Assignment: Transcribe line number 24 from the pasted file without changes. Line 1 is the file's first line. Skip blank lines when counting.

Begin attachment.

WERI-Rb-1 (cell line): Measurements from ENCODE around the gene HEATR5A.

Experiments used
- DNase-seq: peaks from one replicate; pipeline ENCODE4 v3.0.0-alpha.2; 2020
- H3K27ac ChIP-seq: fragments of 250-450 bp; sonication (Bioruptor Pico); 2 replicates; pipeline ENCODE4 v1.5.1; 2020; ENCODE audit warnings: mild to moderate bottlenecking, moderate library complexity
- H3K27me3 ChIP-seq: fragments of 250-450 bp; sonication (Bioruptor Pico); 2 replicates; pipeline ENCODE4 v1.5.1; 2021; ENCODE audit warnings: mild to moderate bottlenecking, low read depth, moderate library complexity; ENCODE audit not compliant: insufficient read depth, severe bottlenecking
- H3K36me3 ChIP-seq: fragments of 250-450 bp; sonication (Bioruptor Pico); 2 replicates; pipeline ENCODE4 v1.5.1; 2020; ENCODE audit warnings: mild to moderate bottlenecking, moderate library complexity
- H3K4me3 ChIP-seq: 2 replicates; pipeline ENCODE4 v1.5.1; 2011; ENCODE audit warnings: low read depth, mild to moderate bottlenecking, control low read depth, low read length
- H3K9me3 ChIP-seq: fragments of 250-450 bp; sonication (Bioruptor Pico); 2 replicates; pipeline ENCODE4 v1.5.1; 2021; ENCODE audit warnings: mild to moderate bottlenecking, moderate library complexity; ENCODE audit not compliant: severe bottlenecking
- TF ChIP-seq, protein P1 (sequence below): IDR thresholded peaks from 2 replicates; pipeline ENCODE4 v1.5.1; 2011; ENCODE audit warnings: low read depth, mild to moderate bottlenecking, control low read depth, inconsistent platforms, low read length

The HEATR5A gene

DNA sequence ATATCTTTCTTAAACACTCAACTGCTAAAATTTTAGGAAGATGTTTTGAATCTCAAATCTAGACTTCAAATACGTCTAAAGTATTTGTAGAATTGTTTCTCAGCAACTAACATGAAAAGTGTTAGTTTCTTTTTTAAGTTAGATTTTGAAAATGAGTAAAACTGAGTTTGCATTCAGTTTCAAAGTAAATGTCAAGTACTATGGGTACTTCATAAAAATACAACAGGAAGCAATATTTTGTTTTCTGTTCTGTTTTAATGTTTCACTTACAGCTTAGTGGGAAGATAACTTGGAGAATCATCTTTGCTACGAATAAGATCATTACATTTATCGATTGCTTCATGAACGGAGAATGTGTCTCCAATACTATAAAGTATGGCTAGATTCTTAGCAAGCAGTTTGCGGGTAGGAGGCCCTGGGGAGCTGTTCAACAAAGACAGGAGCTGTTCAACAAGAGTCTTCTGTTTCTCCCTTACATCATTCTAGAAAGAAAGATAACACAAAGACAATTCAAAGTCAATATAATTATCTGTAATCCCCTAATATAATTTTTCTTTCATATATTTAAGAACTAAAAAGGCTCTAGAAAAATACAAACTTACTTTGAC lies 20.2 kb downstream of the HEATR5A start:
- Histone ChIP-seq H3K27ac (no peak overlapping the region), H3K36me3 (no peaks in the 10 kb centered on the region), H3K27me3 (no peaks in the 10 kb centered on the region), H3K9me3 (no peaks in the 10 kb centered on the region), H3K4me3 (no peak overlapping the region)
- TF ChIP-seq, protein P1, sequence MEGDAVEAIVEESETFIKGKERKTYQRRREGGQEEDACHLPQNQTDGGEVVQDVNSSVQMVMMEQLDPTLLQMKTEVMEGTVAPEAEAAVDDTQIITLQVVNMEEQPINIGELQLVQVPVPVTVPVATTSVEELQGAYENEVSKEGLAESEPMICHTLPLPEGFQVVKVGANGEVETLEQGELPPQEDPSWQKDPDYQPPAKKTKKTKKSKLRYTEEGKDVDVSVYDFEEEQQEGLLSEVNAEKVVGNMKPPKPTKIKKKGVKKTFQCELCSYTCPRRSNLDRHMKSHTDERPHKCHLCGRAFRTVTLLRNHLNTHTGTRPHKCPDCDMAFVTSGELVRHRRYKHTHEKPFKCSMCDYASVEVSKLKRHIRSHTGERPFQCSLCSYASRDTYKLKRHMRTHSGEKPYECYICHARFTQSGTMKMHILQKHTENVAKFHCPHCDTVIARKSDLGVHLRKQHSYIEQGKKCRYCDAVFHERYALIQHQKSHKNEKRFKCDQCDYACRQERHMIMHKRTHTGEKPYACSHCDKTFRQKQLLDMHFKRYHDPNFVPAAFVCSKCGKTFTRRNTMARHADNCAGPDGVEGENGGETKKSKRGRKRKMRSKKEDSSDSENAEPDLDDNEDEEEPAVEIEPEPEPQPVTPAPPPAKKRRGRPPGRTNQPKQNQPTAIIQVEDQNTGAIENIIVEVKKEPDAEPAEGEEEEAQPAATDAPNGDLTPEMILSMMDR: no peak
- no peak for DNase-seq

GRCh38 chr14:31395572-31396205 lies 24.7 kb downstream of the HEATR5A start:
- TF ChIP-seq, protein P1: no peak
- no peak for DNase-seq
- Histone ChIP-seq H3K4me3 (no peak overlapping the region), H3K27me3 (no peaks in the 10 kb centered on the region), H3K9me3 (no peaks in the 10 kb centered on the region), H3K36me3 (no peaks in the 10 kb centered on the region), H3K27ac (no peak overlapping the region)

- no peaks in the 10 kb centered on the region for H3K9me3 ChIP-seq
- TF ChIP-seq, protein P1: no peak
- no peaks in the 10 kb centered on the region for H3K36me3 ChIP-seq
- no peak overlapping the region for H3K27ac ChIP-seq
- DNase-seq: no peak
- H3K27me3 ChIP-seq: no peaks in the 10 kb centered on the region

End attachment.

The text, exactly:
- H3K27me3 ChIP-seq: no peaks in the 10 kb centered on the region